Pancreas, by the way, comes from Greek pan "all" and kreas "flesh". John Ayto says that this was because the organ was of the same consistency and substance throughout. Pancreas dates in English from the 16th century, like sweetbread. Pancreas sweetbread is also known as stomach sweetbread, while the thymus is called throat sweetbread. Both refer to the location of the gland in the animal (pancreas in the abdomen and thymus at the base of the throat). "
Exactly. Sweetbread preparation(s) vary from butcher to butcher and from chef to chef.
It's 'mystery meat' until you look inside and taste it for yourself. Sometimes the meat is
so charred that it can be unidentifiable. This can be quoted as being FUBAR, but I like a nice char on mine, especially when dealing with organ parts I would otherwise avoid.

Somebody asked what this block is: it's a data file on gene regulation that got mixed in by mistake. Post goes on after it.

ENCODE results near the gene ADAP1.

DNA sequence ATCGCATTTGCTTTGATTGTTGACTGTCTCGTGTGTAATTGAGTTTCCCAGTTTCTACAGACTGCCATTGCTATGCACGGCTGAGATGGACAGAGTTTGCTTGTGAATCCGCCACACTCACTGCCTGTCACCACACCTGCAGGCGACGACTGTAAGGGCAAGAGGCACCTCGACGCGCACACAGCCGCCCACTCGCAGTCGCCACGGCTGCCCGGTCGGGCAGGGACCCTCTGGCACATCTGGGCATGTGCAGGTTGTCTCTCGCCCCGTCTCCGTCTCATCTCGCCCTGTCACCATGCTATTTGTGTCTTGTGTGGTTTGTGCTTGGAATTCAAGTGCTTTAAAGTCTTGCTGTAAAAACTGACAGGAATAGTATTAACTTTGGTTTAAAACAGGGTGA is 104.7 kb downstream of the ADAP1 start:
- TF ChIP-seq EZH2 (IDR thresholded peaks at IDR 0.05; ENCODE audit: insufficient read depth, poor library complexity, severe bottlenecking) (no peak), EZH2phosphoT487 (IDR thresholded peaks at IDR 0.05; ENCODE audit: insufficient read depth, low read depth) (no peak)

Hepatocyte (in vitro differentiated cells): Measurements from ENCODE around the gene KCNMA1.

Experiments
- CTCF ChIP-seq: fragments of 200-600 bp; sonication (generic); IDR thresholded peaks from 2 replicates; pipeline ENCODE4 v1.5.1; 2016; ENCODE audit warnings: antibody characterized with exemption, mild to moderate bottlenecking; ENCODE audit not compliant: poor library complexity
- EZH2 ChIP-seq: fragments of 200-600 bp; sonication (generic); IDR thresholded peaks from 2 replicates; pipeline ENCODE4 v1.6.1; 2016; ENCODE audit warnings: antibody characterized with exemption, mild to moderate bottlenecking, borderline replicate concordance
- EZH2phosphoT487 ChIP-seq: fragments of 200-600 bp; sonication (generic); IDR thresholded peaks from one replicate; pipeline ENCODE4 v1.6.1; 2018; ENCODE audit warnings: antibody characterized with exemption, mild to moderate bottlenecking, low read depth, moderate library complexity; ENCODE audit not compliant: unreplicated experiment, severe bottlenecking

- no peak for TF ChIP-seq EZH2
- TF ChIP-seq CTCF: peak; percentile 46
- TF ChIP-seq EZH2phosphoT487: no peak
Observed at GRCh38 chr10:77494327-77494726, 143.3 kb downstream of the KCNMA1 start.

I've never heard of "molleja" but when living in Bahia (Salvador, Brazil) I had a dish called "moela" which I believe was a regional specialty but almost certainly contained no sweetbreads. It was charmingly translated on the English menu as "stewed chicken guts" and that's basically what it was-- a chicken gizzard stew: hearts, livers, stomachs and the like. It was awesome and I ate it every chance I got. Since we seem to have some very promising food historians and etymologists in the mix online, and given the linguistic parities between Spanish and Portuguese, I was wondering if anyone out there knew of any connection between the two dishes (and where I could find them in NYC!). In response to jamsy, I can only say that I do actually speak both Portuguese and Spanish but that didn't really help with the Brazilian menu. The entry on the Brazilian menu consisted of a single word: Moela. Like you were supposed to know exactly what that entailed and which you probably would if you had grown up there. Either way, it was delicious and I know it was about organ meat, but it couldn't have been sweetbreads because those come from calves and this was a chicken deal. So I'm wondering out loud, why are the names so similar if they're not actually related culinarily? Unless, of course, it's just a generic "offal" thang.(By the way, my Spanish and Portuguese aren't textbook perfect, and Portugal Portuguese differs from Brazilian Portuguese much the way that Mexican Spanish differs from Argentine Spanish, which differs again from Catalan and Castillian. So I'm likely dropping tons of stuff through the cracks.) Even so, any help out there?